Friday, 25 April 2008


Last year I made notes about some useful resources that identified ways to reflect upon the spirituality of films. I'm going to copy those notes into this blog. Here's the first one:

One key source is: Higgins, G, How Movies Helped Save my Soul: Finding Spiritual Fingerprints in Culturally Significant Films, (Lake Mary, FL: Relevant Books, 2003)

Dozens of films have challenged or inspired Gareth Higgins and he groups them together under fourteen headings, such as ‘Brokenness’, ‘Anti-heroes’, ‘Justice’ & ‘fear’. He covers a wide range of films from ‘The Wizard of Oz’ to ‘The Omen’. Written in a 'chatty' style this book motivates the reader to watch or re-watch the films described, and gives insight into how to look for ‘spiritual fingerprints’ in other movies.

Higgins gives the following advice for those who want to explore the meanings of films further (pp.3-9):

  • Read decent film magazines and some good books about film e.g. Derek Malcolm’s ‘A Century of Cinema’;
  • ‘Don’t read reviews before you see films’;
  • ‘Don’t expect “realism” as a mark of a film’s quality’;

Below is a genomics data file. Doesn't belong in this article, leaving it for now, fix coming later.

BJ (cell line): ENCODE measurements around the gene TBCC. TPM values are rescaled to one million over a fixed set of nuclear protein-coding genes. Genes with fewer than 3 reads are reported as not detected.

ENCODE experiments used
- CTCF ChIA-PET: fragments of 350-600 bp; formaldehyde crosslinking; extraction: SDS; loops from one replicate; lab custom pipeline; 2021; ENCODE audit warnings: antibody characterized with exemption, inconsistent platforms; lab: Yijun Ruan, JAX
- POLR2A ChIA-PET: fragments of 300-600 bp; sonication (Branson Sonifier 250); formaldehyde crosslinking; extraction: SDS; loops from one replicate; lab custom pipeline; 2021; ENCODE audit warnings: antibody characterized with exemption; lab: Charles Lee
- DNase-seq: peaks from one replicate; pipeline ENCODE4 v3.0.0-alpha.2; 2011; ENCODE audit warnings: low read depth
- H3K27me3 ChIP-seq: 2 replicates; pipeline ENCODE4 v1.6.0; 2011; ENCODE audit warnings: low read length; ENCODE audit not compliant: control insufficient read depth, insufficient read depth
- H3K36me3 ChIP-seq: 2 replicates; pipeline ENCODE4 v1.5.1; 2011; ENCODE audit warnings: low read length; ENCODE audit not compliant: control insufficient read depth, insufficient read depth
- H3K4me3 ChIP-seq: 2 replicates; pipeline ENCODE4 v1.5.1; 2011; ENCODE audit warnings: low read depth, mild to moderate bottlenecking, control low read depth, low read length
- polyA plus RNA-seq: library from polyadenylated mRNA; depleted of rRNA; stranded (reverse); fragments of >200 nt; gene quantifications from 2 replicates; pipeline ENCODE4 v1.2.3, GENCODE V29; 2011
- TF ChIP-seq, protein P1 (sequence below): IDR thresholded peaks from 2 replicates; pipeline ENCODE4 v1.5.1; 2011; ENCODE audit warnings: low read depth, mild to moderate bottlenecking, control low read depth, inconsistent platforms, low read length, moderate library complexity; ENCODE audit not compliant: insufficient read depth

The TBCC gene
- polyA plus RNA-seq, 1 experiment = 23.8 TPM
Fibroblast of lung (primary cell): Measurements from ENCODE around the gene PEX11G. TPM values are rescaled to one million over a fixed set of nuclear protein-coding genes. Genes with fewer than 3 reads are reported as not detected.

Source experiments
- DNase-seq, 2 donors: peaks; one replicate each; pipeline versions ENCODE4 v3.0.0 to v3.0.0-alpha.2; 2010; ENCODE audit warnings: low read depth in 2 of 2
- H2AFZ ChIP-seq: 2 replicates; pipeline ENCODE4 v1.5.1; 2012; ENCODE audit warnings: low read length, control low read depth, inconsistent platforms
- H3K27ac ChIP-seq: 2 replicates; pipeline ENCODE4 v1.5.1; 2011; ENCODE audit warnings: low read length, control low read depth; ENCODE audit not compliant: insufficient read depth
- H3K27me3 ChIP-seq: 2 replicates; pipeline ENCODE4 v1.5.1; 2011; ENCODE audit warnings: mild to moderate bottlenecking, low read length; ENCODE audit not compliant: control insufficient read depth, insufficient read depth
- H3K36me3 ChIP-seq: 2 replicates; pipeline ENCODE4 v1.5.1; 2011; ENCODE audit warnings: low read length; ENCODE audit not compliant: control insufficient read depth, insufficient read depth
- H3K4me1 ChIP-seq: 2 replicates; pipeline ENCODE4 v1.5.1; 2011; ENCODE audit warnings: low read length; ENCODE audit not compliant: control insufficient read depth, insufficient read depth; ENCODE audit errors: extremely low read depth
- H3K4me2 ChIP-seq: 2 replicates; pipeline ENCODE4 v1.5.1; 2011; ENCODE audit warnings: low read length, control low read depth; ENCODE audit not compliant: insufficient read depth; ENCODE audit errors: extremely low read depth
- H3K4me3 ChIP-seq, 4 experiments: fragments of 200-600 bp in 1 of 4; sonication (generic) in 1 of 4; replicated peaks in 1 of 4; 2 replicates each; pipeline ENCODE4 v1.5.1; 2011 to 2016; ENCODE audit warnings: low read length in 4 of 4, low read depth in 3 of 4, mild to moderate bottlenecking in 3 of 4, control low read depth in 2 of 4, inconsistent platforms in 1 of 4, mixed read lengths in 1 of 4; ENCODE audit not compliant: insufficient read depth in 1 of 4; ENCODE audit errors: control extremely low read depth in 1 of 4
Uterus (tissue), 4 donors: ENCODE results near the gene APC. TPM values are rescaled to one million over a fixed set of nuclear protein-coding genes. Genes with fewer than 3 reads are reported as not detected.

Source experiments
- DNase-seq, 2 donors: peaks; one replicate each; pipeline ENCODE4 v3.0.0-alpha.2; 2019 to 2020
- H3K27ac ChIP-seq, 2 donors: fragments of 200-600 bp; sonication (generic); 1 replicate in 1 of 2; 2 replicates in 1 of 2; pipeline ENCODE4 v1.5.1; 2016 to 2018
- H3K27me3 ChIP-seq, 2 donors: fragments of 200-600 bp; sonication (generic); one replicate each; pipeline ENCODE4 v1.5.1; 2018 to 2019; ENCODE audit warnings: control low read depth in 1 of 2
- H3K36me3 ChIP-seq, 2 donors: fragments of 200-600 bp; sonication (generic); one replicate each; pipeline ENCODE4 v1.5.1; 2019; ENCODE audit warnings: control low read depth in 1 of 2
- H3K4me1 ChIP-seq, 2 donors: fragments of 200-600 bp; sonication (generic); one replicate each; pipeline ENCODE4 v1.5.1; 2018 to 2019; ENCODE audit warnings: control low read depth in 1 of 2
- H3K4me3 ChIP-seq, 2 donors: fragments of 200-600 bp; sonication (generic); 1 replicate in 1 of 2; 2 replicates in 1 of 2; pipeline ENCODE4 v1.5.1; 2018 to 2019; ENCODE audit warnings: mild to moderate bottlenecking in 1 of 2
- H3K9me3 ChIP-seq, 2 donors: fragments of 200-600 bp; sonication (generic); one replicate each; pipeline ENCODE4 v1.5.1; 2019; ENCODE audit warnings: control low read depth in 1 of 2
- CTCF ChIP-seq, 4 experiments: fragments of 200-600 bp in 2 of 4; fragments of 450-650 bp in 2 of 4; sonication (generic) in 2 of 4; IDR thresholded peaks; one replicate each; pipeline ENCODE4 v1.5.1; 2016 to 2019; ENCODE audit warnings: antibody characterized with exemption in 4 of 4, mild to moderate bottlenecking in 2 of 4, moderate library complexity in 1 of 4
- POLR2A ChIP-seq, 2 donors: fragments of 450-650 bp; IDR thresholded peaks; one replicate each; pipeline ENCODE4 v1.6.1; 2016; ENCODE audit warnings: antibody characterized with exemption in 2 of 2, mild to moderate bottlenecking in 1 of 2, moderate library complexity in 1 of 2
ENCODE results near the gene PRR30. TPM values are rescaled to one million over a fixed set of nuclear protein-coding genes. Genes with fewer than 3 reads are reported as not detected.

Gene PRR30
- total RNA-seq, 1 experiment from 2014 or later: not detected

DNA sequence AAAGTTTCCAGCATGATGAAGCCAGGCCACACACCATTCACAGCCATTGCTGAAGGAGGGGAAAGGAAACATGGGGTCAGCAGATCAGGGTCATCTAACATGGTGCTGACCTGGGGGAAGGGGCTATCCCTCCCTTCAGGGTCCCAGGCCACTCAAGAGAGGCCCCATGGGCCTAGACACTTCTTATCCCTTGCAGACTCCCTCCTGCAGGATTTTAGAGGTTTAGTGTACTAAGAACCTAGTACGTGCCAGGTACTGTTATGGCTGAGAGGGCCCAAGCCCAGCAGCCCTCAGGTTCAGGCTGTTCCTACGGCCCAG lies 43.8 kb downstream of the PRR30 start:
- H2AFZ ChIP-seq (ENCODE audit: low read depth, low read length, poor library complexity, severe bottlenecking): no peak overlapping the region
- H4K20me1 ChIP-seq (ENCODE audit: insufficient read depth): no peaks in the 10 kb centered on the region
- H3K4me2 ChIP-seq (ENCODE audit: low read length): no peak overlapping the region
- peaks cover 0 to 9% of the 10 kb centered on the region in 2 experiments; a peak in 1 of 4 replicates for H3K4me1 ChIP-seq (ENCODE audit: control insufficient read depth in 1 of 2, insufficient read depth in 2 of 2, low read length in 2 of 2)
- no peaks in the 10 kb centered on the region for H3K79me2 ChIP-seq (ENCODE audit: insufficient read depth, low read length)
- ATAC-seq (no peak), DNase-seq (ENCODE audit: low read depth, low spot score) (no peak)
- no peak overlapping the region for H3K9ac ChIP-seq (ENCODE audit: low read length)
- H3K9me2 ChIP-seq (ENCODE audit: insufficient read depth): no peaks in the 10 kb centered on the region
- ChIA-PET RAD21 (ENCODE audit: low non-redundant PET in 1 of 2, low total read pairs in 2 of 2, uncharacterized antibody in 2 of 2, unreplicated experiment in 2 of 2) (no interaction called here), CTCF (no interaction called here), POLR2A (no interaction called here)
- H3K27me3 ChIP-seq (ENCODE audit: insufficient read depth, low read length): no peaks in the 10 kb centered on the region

• ‘Do not eat popcorn when watching films’;
  • Watch movies with friends and then talk about them over a meal - ‘food and drink grease the wheels of conversation like nothing else’;
  • ‘Give the film your full attention … Observe how the camera moves … look around the screen for things you may have previously missed’;
  • ‘Consider what the difference between a good and a bad performance is’;
  • ‘Reflect on the possible journey that led the film maker to produce what you have just seen’;
  • ‘Don’t talk during the credits’ and do not discuss the film for at least ten minutes after the end of the credits – then your impression of the film won’t be ruined by negative comments from others who weren’t so moved.

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